Comprehensive review charts how Russia’s pharmaceutical market is changing in response to covid-19
Covid-19 has compounded the Russian government's determination to push on with its localisation agenda and to move quickly on many other healthcare-related initiatives, such as online pharmacies. Gowlings’ comprehensive report, now in its third edition, presents an invaluable status report and extensive review of the trademark aspects of the pharmaceutical industry in Russia today – a market valued at almost $30 billion, according to the recent Deloitte report “Russian Pharmaceutical Trends in 2020”.
With a population of 145 million people, Russia has the world’s 14th largest pharmaceutical market in terms of volume of sales, with almost 8% annual market growth before the pandemic. At the same time, more than 70% of medicines in the commercial sector are imported from abroad.
For this reason, there has been a strong and accelerating mandate to establish an effective and innovative pharmaceutical industry in Russia that can stand and succeed on its own. This has left multinational innovators wondering what long-term presence they can hope to have in Russia. Observers and participants see dynamic changes and long-ranging opportunities, but these must be weighed against a backdrop of possible further sanctions and counter-sanctions, Russian economic stagnation and other challenges.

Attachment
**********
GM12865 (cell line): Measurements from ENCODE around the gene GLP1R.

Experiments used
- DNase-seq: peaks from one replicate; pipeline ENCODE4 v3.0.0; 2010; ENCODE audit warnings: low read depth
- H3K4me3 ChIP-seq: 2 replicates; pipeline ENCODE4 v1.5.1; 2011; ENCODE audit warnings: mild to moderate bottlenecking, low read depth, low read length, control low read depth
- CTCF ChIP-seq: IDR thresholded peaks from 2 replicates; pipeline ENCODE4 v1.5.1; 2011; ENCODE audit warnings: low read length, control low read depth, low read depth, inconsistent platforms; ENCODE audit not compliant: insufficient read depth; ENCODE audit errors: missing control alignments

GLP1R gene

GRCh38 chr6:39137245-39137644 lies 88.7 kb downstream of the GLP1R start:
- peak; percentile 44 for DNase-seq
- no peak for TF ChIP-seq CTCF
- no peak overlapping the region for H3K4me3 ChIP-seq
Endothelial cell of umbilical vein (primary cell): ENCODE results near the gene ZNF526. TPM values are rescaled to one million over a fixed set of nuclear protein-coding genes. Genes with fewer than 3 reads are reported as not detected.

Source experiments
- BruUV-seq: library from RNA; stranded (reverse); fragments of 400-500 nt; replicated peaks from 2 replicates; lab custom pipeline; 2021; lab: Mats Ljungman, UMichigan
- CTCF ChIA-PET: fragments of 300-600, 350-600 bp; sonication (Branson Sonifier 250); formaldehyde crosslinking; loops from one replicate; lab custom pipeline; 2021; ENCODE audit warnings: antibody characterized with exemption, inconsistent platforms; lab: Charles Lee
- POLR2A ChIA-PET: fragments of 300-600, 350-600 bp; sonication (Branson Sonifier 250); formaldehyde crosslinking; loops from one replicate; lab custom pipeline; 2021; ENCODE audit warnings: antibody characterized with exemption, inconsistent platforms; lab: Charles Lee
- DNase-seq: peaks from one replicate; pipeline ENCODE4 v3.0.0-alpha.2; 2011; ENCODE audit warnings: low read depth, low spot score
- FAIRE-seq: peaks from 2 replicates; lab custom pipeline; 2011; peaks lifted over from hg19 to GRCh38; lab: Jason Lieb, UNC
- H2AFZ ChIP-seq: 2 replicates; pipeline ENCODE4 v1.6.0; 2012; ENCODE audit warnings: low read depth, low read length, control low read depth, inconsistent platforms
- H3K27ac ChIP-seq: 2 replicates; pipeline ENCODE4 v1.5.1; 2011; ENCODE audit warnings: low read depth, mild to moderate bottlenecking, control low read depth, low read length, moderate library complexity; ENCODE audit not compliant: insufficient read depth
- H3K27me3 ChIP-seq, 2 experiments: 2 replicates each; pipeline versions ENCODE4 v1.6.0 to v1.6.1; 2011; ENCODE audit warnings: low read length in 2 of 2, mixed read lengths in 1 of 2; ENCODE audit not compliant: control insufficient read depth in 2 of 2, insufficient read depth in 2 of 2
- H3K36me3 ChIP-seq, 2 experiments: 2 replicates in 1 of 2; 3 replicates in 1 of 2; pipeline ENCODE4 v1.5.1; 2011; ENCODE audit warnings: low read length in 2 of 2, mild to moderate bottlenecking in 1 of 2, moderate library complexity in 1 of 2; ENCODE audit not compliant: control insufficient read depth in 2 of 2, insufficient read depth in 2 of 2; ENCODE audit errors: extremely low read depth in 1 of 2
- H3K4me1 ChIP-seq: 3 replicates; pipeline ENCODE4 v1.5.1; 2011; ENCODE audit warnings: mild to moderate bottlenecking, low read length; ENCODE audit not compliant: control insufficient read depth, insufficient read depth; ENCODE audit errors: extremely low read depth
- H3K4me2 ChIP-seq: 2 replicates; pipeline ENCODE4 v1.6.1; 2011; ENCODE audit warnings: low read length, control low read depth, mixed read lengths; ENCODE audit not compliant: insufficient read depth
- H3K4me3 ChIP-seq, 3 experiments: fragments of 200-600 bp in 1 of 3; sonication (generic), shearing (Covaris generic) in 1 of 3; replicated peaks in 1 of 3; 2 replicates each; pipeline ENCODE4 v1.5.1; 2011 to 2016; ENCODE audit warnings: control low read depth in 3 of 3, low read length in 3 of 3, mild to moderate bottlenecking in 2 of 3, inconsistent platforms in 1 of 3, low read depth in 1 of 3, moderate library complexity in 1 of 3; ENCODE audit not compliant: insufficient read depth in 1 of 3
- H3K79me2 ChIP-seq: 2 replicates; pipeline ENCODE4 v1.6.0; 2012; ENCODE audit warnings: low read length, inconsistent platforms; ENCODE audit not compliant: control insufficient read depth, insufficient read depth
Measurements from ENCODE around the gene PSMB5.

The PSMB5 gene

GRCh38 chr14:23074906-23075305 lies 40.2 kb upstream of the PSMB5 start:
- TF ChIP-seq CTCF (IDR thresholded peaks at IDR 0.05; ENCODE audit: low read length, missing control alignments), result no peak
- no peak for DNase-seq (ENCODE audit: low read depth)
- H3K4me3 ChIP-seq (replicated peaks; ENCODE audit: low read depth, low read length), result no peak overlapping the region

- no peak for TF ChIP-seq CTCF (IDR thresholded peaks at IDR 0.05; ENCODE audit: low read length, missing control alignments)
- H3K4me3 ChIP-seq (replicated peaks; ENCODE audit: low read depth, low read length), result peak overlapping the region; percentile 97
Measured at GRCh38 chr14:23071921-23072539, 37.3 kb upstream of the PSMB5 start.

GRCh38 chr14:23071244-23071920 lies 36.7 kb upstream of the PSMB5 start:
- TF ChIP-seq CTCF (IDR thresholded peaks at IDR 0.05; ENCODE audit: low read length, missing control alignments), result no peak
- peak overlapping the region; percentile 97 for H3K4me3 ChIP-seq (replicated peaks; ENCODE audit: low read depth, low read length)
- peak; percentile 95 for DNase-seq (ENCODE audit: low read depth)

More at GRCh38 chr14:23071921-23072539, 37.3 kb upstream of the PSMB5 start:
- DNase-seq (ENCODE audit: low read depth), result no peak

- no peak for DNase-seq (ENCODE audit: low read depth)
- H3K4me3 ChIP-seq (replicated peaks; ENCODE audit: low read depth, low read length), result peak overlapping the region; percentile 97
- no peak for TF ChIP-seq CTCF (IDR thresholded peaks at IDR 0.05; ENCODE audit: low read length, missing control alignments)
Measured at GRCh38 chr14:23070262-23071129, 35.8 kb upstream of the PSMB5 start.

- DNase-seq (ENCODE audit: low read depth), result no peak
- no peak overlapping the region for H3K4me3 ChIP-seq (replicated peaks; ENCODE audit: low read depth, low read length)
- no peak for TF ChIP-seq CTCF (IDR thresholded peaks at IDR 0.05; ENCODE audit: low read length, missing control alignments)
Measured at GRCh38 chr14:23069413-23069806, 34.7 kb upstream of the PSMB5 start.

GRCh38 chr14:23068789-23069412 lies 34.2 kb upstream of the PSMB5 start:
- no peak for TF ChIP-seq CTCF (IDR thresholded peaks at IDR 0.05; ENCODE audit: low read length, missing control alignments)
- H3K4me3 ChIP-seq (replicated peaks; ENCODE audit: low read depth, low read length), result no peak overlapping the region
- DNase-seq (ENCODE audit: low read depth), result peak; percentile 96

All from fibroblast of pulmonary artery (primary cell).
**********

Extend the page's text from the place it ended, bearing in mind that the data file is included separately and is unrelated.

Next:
In 2009 the Russian government introduced its ambitious Pharma 2020 plan to develop and foster innovation and the localisation of the Russian pharmaceutical market. Among other things, the plan incentivised international pharma companies with long-term interests in Russia to localise production. It also clearly encouraged the market to favour locally produced medicines.
Pharma 2020’s successor, Draft Pharma 2030, was unveiled in 2018. It identified key problems remaining in the industry and pushed for a still more aggressive localised and innovation-driven programme. The plan allocates funds for the further development of the Russian pharmaceutical sector.
This newly released review begins with an economic overview of the pharmaceutical industry in Russia and the drive to grow the market for locally produced medicines. It then takes a detailed look at the legal foundations for the protection of trademarks in Russia, followed by a guide to recent decisions by the Russian IP Court and the Supreme Arbitration Court. Next, it examines the counterfeit pharmaceuticals market, as well as ongoing efforts to combat this. Finally, there is an analysis of parallel imports of pharmaceuticals into Russia, along with concerns about what the possible legalisation of parallel importation could mean for the pharma sector.
In particular, the report highlights that before the pandemic, online pharmacies in Russia were illegal. The Russian Ministry of Healthcare and Social Development had been preparing an initiative to legalise the distance sale of medicines, but a presidential decree in April 2020 pushed things along as an emergency response to covid-19. The decree allows for the online sale of over-the-counter drugs, but only by otherwise licensed pharmacies. It also further strengthens the controls over counterfeit or otherwise unauthorised drugs.
You can read the full report here.
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